Earth Experiences Its Shortest Day Ever in Recorded History
1.59 milliseconds less than our usual 24-hour day.
Earth experienced its shortest day in recorded history on June 29, shaving off 1.59 milliseconds from the usual 24-hour cycle.
This kind of phenomenon has been happening more frequently as of late. In 2020, Earth had its 28 shortest days since “accurate daily measurements using atomic clocks began in the 1960s,” according to Time and Date. Since 2020, Earth has continued to experience a shorter day with June 29, 2022 taking the number one spot.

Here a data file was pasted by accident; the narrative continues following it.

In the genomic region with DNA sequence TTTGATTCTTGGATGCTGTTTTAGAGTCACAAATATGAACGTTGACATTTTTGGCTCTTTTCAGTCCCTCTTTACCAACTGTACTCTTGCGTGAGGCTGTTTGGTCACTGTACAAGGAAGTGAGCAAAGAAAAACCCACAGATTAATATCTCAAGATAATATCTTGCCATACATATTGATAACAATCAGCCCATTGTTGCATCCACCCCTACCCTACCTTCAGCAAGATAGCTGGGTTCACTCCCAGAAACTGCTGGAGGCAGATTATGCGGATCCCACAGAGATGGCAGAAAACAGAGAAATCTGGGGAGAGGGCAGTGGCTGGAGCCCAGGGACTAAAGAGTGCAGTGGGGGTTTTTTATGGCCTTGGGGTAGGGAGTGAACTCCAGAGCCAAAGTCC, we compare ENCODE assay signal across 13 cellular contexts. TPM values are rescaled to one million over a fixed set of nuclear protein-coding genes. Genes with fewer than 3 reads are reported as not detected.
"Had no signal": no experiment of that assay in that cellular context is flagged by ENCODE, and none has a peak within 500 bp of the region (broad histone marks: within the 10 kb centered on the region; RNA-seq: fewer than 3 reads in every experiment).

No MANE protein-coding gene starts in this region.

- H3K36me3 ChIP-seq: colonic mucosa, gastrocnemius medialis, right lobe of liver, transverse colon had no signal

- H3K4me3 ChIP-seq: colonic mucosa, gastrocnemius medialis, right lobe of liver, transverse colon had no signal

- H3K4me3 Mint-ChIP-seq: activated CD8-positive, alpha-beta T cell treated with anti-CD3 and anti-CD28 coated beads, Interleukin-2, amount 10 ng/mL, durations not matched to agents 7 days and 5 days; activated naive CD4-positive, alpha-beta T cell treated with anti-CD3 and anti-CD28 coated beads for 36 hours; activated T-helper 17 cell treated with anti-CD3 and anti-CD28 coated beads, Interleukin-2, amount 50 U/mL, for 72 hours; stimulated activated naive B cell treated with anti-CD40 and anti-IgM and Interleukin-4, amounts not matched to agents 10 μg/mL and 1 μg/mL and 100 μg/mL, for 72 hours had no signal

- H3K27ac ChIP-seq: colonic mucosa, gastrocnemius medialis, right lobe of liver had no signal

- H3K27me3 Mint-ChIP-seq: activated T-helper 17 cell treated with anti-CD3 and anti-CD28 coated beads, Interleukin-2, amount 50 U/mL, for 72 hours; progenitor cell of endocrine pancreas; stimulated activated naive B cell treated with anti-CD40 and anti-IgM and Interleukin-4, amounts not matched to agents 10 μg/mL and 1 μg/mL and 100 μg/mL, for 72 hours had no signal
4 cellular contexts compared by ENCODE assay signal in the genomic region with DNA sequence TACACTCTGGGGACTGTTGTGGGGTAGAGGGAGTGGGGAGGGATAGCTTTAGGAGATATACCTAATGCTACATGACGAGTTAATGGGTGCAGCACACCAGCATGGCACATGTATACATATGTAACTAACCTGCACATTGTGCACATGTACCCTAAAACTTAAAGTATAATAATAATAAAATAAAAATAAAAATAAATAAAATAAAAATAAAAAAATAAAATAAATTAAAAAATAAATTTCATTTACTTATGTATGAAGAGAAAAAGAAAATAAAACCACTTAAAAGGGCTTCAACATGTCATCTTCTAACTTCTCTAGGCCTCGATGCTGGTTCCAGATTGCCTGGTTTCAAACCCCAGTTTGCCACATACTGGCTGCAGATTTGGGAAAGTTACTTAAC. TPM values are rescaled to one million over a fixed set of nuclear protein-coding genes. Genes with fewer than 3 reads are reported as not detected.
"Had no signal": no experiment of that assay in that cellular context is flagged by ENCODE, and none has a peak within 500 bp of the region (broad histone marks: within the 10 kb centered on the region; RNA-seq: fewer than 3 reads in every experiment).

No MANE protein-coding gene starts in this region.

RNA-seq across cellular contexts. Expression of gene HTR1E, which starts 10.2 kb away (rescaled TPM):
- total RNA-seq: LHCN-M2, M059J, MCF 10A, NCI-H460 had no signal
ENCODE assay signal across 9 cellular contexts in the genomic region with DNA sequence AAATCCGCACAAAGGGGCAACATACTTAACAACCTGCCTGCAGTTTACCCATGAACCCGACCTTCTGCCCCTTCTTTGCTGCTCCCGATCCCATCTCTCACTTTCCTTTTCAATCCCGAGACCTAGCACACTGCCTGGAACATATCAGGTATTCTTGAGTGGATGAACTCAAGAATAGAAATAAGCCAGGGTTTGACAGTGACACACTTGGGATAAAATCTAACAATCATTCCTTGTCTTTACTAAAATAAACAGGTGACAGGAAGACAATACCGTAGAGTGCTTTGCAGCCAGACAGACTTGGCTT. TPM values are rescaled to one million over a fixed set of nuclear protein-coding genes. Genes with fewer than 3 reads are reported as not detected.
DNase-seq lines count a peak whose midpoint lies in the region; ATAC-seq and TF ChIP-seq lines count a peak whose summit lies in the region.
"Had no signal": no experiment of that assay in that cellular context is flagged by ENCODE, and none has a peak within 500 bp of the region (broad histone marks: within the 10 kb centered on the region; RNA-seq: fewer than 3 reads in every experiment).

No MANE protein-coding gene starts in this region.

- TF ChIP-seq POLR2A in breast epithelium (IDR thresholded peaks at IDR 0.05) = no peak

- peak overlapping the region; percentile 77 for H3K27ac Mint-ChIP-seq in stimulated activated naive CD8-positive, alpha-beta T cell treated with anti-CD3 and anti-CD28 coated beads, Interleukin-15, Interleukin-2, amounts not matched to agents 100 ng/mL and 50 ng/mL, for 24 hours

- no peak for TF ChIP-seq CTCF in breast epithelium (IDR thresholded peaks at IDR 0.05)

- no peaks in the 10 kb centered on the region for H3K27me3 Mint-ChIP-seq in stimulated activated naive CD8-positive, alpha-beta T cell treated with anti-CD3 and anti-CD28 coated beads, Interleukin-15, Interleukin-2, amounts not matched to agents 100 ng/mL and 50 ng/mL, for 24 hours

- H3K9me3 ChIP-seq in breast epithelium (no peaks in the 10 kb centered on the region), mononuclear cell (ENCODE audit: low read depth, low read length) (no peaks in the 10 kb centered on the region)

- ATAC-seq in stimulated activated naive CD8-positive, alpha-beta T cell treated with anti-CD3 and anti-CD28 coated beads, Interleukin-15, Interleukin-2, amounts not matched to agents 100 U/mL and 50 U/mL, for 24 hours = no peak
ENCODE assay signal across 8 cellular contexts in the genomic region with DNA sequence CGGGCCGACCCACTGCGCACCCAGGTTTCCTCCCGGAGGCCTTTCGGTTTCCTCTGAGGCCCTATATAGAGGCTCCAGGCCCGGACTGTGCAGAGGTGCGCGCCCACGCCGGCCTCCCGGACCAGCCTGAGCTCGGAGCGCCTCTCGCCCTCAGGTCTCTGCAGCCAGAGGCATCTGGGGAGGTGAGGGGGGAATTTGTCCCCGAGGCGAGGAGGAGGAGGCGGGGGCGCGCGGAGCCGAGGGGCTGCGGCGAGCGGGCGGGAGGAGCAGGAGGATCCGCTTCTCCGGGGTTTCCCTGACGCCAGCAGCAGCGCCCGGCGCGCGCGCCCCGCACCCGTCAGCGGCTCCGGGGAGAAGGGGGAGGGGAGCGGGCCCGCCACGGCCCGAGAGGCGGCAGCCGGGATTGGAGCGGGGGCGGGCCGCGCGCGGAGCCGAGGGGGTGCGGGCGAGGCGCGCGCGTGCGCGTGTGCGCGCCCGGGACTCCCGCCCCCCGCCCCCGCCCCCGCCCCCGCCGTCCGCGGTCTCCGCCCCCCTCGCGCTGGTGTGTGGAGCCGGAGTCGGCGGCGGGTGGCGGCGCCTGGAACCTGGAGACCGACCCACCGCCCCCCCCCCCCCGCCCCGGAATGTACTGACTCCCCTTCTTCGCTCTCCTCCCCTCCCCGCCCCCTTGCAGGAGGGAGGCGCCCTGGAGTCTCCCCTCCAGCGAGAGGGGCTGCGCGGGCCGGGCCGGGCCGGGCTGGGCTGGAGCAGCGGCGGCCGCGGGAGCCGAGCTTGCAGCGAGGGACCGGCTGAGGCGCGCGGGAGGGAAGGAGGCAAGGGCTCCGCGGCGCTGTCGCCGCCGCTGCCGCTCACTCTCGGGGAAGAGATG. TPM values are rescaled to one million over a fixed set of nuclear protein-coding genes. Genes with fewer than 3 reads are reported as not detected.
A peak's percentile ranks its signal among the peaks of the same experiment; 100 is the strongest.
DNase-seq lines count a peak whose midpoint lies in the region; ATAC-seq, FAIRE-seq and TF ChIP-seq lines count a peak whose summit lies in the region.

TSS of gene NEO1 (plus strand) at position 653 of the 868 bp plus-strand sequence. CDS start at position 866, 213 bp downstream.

The shorter Earth day can be caused by the planet’s oceans, tides, climate, or processes in Earth’s inner or outer layers. However, scientists aren’t exactly sure, although it doesn’t compare to the 19-hour-days experienced 1.4 billion years ago.
The speeding of the planet’s rotation, which could lead to a “negative leap second” could be linked to “unpredictable and devastating outages,” according to Oleg Obleukhov, a production engineer, and Ahmad Byagowi, a research scientist. Scientists are looking for ways on finding a solution for implementing atomic time as adding a leap second, a practice first introduced in 1972 by the Telecommunication Union to offset Earth’s rotation delay, could severely impact IT systems.
They added, “The impact of a negative leap second has never been tested on a large scale; it could have a devastating effect on the software relying on timers or schedulers.”